But he's maturing. You got to remember he was a high school sign so this would be his fourth year just coming out of college type of thing. And he's okay, I'd like to see the velocity pick up a little bit more, and I started to see a little bit of pop. And we can add two more miles an hour to the fastball and I think it can come. He understands movement, his changeup has improved, just got to get a feel for that curveball a little bit more and I think he'll be fine. He's not going to be a hard thrower, he's going to be more like a (Jaime) Moyer, but if he can put that together, he's effective.

Nick Schumacher seemed to attack the first hitter of every inning and then get a little more complacent after getting the first out. Was that visible to you?

Dave Rajsich: What you see with him is his first innings were really pretty impressive; his second inning he'd usually get beat up. And what I see, it looks like he just starts getting too quick with his delivery as the inning progresses as he goes from 10 pitch innings to 15 to 20, he starts getting faster and faster and faster and there's almost like an urgency to get through the inning and that's when he makes mistakes. I think he just needs to slow down his tempo a little bit because he has good pitches, his delivery could be a little cleaner, it's a little too jerky for me and he drops his head and doesn't really pick up his target soon enough, but those are things that could be corrected easily. He has a good live arm, the ball comes out of his hand really easy, a little bit of funk in the delivery; the fastball and slider are legit pitches.

Anthony Bass has a bit of a funky delivery – how hard is it for him to land his foot on a line towards the plate with consistency?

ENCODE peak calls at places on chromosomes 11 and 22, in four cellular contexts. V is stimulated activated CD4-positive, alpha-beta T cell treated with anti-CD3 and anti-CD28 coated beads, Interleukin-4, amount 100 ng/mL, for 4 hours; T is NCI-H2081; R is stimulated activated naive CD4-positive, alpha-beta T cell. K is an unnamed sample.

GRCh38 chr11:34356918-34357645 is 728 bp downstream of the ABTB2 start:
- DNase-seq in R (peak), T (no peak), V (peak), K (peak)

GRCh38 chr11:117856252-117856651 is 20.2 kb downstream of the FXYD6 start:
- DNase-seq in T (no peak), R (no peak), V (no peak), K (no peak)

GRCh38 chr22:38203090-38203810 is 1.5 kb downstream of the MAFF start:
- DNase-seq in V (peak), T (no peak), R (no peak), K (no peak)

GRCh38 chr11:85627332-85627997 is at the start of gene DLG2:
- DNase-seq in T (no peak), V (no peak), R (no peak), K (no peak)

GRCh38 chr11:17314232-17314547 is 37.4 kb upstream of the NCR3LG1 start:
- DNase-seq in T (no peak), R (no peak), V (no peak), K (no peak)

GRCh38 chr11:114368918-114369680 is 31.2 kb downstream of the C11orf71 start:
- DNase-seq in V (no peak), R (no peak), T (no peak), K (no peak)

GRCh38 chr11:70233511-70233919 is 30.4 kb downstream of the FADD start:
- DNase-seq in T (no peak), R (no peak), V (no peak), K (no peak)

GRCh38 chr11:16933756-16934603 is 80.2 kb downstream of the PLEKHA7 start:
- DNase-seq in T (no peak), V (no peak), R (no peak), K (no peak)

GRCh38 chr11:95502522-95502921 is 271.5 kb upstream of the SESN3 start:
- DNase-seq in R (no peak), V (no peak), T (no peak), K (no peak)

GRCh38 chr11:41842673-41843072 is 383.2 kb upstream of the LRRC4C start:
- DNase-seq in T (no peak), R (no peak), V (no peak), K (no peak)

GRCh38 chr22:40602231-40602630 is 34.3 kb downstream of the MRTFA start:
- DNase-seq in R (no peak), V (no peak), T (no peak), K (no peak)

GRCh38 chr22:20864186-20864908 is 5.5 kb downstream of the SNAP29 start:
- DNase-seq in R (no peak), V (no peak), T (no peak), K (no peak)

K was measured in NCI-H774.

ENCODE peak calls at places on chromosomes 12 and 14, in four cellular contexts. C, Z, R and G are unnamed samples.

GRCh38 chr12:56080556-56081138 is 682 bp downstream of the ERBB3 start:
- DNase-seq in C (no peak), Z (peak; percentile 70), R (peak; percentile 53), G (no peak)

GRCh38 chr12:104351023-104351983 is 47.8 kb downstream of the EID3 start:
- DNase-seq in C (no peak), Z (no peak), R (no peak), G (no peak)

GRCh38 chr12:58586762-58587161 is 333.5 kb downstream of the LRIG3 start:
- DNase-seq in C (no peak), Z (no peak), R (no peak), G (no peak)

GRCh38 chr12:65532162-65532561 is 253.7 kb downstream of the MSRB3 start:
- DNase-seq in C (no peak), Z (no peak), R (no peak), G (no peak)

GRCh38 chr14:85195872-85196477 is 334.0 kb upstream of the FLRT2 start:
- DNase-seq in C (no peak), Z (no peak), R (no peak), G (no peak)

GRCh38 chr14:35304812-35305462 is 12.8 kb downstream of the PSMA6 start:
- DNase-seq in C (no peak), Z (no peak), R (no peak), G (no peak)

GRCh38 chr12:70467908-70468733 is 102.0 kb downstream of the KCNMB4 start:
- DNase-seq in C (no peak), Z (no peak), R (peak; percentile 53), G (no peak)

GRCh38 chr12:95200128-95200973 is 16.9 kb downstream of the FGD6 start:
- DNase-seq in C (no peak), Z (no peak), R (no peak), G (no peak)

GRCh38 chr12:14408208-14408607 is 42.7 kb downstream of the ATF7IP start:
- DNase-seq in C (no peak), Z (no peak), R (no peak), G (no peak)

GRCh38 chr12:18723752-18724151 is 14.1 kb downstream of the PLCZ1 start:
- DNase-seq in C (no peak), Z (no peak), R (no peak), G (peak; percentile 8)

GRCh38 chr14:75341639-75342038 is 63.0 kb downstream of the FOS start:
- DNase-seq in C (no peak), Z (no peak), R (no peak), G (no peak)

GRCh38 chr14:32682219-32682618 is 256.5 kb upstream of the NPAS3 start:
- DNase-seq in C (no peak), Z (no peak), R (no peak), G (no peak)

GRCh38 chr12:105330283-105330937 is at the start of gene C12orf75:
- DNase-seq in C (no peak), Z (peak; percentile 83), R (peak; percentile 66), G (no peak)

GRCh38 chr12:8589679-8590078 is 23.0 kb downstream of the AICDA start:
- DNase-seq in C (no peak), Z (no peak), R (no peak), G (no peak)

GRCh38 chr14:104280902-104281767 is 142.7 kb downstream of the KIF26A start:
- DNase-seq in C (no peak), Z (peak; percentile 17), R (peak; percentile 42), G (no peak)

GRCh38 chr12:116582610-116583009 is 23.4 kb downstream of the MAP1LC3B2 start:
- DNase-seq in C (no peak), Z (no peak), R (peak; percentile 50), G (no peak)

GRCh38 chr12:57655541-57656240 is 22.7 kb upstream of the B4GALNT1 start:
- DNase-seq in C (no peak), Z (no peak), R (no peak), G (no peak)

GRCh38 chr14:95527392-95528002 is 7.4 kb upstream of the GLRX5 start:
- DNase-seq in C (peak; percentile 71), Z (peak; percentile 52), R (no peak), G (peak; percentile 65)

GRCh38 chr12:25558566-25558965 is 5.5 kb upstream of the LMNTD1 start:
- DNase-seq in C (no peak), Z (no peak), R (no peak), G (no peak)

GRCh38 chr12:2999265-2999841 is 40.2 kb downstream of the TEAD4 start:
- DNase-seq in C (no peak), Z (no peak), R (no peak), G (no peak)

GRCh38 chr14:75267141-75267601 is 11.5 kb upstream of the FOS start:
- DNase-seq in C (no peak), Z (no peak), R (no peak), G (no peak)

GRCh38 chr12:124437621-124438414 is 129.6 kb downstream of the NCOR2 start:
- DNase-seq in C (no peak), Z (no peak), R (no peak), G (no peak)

Dave Rajsich: Well, Bass has, what he does is he shows you his whole back, he takes a turn. But what he does, he has very good balance through the delivery, he doesn't really drift with the upper body. If you watch him turn, he just turns like he's on a ballerina stick. And when he does drift a little bit you can see the difference. But when he just turns and then he comes out of there, he almost explodes. It's almost like a coil that just – the spring just pops and it's just, the arm speed is unbelievable. And he's got four outstanding pitches.

So how good can he be next year when he's in the rotation?

Dave Rajsich: Well, he could possibly go in the rotation because he's got four big league pitches: he's got fastball, curveball, slider, change. And you know he had 120 innings coming into the season or 110 somewhere around there so we were trying to keep him under 40 or under 50 and I think we did a pretty good job of that in protecting him, both him and Musgrave. And basically, Musgrave we kind of, with that six-game stretch, we kind of overused Muss a little bit, and he had a couple bad games where he didn't get an out, but I think that was because we only gave him one days rest and normally we were giving him two, possibly three, but we were trying to make it happen and it happened, but it just ended up in a tie. So you're looking at some really nice college arms that will be in different roles next year, but what I saw is very impressive. It's going to be a dogfight as far as that rotation in Fort Wayne and Lake Elsinore.